5 Ways to Support Preteen Girls so they can be Strong and Confident During and After Puberty
Don’t assume that the preteen girl in your life learned all she needs to know about puberty in a biology class or from sneaking a look at some of the more descriptive books in the library. Puberty can begin as early as 3rd grade. Having frank and frequent discussions can help minimize slamming doors and decrease declarations of “I hate you!”. Education is powerful, so if you want to improve your chance of not getting to your own wit’s end, make sure to do (at least) these five things:
1. Confirm that she understands that in addition to all of the things that happen to our bodies during puberty, we also gain weight.
Girls can expect to gain between 30-60 pounds during adolescence. Due to societal pressures most of our girls are getting the message that their worth is closely tied to their appearance, and the weight gain can be traumatic. She may start wearing a hoodie or jacket when it’s 95 degrees and in the middle of summer. Reassure her that all of those body changes need fat to proceed successfully and that this is a natural process. Pay close attention to her eating habits to make sure that she is not restricting food or purging. Most eating disorders begin during or shortly after puberty.
2. Let her know that she is not going crazy.
Adolescents experience an “imaginary audience”. Whether or not she is sharing this with you, she often feels like people are looking at her and silently criticizing her appearance, when they actually haven’t even noticed her. Normalizing the phenomenon will help develop space between her feelings and thoughts and allow her to sort out the rational and irrational. I don’t know about you, but if I had known that feeling like people are talking about you behind your back all the time is often a normal part of puberty, I would have been a lot less self-conscious.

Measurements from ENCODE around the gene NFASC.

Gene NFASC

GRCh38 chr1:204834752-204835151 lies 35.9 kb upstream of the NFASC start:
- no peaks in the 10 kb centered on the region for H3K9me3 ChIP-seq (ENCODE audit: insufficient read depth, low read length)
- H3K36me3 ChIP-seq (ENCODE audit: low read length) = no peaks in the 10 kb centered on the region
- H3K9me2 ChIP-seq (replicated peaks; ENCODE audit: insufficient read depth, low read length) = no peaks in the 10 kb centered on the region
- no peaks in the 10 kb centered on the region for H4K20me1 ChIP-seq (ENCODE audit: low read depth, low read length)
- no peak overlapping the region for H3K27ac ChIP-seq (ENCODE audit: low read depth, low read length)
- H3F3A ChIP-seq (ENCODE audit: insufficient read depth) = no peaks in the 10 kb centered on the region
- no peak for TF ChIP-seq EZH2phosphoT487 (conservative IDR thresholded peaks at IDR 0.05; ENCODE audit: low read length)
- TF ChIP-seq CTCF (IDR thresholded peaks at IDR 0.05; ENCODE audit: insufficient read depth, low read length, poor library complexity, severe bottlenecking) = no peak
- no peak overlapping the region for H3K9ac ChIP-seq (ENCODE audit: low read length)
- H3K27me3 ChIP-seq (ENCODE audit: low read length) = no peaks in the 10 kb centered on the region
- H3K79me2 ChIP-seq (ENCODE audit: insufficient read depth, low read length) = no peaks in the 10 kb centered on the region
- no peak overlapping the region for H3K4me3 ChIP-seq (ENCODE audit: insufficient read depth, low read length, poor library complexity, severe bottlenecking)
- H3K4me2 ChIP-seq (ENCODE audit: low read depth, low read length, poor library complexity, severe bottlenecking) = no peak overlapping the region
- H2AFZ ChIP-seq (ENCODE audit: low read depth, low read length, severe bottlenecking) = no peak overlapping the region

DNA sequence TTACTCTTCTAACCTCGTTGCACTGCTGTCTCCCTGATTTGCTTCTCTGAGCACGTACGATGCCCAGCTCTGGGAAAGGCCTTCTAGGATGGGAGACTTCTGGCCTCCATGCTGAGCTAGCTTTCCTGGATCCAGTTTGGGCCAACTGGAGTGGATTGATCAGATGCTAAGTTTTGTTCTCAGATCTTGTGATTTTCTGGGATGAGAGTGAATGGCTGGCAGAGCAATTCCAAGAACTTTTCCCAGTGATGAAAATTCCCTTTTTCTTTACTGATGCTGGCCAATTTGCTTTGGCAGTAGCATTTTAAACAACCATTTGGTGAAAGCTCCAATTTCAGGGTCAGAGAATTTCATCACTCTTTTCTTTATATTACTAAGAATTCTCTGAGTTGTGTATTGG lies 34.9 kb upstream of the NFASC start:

3. Motivate her to take part in new activities and to continue doing old ones.
Many girls stop playing sports and quit other activities by the time they reach high school. Oftentimes this is not because they no longer like the activity, but they have become too worried about the outcome and what other people might think if they’re not good at the activity. High levels of harm avoidance, like quitting instead of leaving yourself open for criticism, are often seen in teens and adults diagnosed with eating disorders. Avoidance can also be very harmful to self-esteem, even into adulthood. Make sure she knows from a very early age that she does not have to be the best at dance, basketball, soccer, cheerleading, etc. to be a part of the team. Let her know that if she likes doing it, she should continue doing it!
4. Encourage her to express her empathy, intuition, and a range of emotions (even the “bad” ones).
Just as boys have always been aggressively discouraged from showing any emotion except anger, many girls (and women) now also face cultural pressure to suppress their feelings. As your child moves into adolescence she will learn that she needs to stifle her emotions in order to be “cool”. Because holding back is very difficult, she may turn to starvation, binging, or using drugs or alcohol to help numb herself. This numbing is problematic for both genders because, at our core, we all have an intense need to be emotionally connected to another person (people). If we don’t allow ourselves the freedom of expression, we will not be able to truly be known by another person, and our lives will be infinitely less satisfying.
5. Validate her feelings and remember that validation does not mean agreement.
The most important thing an adult can do for any child is to validate them. Invalidation, such as saying, “you shouldn’t feel that way” or “stop crying”, will cause your teen to distrust herself. She will not understand what her emotions are telling her and get so confused she might not even know what emotion she is experiencing. Try making comments such as “being in 9th grade does suck” or “I would be sad if that happened to me, too”. This shows that you understand her and assures her that her feelings and thoughts are worthy. She will be less likely to connect her appearance to her sense of confidence, and when society deems how she looks as “not the ideal”, which none of us are, she will maintain her strength and self-love regardless.